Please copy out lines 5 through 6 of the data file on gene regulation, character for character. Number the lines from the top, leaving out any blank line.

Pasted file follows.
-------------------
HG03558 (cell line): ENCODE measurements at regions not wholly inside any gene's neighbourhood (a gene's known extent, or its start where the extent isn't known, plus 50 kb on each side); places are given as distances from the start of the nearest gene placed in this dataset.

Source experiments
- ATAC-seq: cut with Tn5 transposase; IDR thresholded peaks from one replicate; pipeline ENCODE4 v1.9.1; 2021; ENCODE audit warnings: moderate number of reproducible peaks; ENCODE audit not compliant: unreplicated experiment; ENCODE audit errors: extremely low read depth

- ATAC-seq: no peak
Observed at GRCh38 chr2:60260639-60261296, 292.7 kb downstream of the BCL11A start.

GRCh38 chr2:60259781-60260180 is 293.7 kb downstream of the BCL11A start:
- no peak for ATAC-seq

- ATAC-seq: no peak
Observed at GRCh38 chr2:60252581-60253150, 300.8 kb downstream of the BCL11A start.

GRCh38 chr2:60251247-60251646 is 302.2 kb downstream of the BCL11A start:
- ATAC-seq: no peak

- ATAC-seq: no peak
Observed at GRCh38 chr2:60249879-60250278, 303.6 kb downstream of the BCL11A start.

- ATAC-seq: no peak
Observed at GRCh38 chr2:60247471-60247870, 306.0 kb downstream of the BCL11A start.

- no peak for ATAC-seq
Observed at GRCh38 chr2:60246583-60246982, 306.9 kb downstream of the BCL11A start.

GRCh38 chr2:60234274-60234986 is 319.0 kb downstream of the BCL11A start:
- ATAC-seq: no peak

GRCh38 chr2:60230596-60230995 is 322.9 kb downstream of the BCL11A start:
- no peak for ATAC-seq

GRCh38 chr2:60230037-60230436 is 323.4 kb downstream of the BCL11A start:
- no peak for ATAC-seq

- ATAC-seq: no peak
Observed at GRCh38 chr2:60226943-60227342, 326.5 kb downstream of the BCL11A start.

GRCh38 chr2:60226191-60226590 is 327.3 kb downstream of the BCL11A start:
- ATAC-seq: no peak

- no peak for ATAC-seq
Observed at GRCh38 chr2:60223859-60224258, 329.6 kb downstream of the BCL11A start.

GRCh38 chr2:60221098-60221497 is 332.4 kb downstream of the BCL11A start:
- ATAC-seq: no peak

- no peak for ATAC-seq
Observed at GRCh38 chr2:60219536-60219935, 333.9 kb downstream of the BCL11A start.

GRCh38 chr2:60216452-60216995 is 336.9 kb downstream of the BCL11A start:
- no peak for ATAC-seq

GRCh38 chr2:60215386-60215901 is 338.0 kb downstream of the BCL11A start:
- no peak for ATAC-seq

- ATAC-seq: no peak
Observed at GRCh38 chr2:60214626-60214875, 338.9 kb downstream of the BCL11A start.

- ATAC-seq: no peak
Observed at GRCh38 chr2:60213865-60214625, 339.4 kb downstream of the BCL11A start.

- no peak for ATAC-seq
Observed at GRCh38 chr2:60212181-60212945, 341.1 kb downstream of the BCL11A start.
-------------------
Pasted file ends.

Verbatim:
Observed at GRCh38 chr2:60260639-60261296, 292.7 kb downstream of the BCL11A start.

GRCh38 chr2:60259781-60260180 is 293.7 kb downstream of the BCL11A start: